I started using CodeIgniter in January 2008, and it was a huge milestone in my development education. It showed me new ways to build, and I’d never be making the things I am today if it wasn’t for CI. I still love it and I still use it – it is getting better every day via Reactor, and it has a bright future.
That being said, PHP has changed a lot since CodeIgniter’s core was developed. A few months ago, some stuff happened and Dan Horrigan decided to create FuelPHP – a framework loosely in the tradition of CodeIgniter, but built to take advantage of the bells and whistles of PHP 5.3+.
I decided to really delve into FuelPHP over the weekend and found a lot of things that I really love and a lot of things that were really different in both syntax and method to what was done with CodeIgniter. So, coming from a tried and true CI guy, here are some observations of what to look out for when using FuelPHP.
Note: This isn’t meant to win people over to FuelPHP or espouse the virtues of switching, but it is meant as an overview of some major changes in thinking/structure for CI developers looking to use FuelPHP.
A Class is a Class
In CodeIgniter you have models, controllers, and libraries. You may notice that these are all regular old PHP classes, they are just treated differently by CI.
In FuelPHP, everything that is a class goes in the ‘classes’ folder. Controllers go in a ‘controller’ sub folder and models go in a ‘model’ sub folder. There are no libraries – they are just all classes and they all hang out in the classes folder. It’s a small change, but it may throw you off if you are used to having your controllers, models, and libraries lead separate lives.
PS: There are no helpers. They were dumb anyways. Which reminds me…
There are no Helpers
Most functionality that you’d find in helpers in CI is in classes in Fuel. You can still find old, completely useless friends like br() in the HTML class. What that’s you say? You use helpers for literally everything, even the simplest of tasks? Well, Fuel has an h tag function. Shit just got real.
Get Ready for Static Methods and Properties
You can use CI for years and never come across the concept of static methods and properties aside from defining parent classes for models/controllers. That’s mainly because in CodeIgniter, you were essentially dealing with a super object instance so everything uses the $this context in one way or another. That’s why if you wanted to “tap into” CI’s functionality in a library you needed to get a copy of it using $CI =& get_instance().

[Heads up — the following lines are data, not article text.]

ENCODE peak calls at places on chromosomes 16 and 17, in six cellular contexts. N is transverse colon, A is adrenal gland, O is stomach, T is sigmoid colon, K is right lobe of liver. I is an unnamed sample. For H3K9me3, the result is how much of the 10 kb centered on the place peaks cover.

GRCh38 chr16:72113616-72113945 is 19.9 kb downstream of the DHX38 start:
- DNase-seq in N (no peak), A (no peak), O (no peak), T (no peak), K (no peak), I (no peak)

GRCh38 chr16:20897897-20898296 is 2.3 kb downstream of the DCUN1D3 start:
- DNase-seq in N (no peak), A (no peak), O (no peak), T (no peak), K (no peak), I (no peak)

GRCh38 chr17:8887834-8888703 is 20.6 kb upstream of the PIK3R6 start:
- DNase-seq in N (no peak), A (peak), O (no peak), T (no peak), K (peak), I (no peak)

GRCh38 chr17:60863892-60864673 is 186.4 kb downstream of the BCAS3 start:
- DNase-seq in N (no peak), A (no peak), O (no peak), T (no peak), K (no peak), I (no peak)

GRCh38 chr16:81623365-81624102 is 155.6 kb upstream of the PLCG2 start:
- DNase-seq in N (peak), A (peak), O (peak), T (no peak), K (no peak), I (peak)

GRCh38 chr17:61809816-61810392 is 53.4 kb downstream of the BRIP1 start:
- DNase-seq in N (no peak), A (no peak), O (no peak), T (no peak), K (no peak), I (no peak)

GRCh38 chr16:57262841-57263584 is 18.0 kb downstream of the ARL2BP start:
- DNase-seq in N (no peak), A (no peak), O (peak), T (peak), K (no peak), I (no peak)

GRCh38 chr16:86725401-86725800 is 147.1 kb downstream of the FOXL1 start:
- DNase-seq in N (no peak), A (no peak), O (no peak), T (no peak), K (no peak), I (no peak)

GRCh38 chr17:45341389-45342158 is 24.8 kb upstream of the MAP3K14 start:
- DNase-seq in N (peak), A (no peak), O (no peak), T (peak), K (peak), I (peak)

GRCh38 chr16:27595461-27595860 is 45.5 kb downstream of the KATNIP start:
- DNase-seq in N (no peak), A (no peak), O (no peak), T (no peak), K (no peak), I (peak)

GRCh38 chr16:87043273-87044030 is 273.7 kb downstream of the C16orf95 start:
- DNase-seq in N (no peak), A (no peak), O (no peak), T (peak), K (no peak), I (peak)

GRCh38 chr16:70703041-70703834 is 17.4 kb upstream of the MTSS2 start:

FuelPHP, you can use static classes. Here is a rough example. Instead of:
(Yes, CI does load the Uri class by default, but you get the idea.)
A whole thing on PHP static methods is beyond the scope of this article, but basically using classes as static allows you to access properties and methods without having to create an object context.
When you are loading a library in CodeIgniter, you are creating an object instance, and you are dealing with that object when calling properties and methods. In many cases with FuelPHP, you are accessing static methods using the scope resolution operator (::). One thing many CI coders may rejoice in: this means you don’t have to load a lot of classes.
You can, of course, instantiate classes as objects and several FuelPHP native classes require this, such as the validation class. The syntax for that will look a little more familiar:
$val = Validation::factory();
$val->add('username', 'Your username')->add_rule('required');
You’ll also notice if you are creating a class and using it as static, things that need an object context to work (like $this->) won’t work. You’ll need to use self:: instead.
If you have never used double colons before with it being a typo, then this will be a change. However, it’s something to force you do do some PHP self::educating. See what I did there?
Get Your Namespace On
Namespaces don’t come up at all in CI, mainly because they are really new (5.3+), but they play a larger role in FuelPHP. A warning: my knowledge of namespaces is shaky. So here we go.
In CI, you may have gotten an error telling you you cannot redeclare a class if you have a library the same name as a controller, for instance. Then you have to name your library something stupid and it ruins your day. Am I right?
Namespaces solve that problem by allowing you to encapsulate classes under a certain namespace. Want two classes named Chicken? You got it, if they are under different namespaces.
FuelPHP’s core files are all under the namespace Fuel. What do you care? Well, you’ll care because you’ll start using core Fuel classes in your own classes with namespaces and they won’t work. You need to tell PHP that you want the root namespace, but putting a
forward slash backslash in front of the method call:
There may be more to it, but to start that’s what you need to know.
So Much More
There are a lot more cool things to discover in FuelPHP (HMVC built in, REST built in, command line integration, etc), but those are the biggies if you are a diehard CI guy. Just remember – FuelPHP is still developing, so if you don’t see something laid out in the docs, dive into the code and the forums. For example, there is a form class, but it hasn’t been documented yet, so don’t be a baby and just look at the damn class already.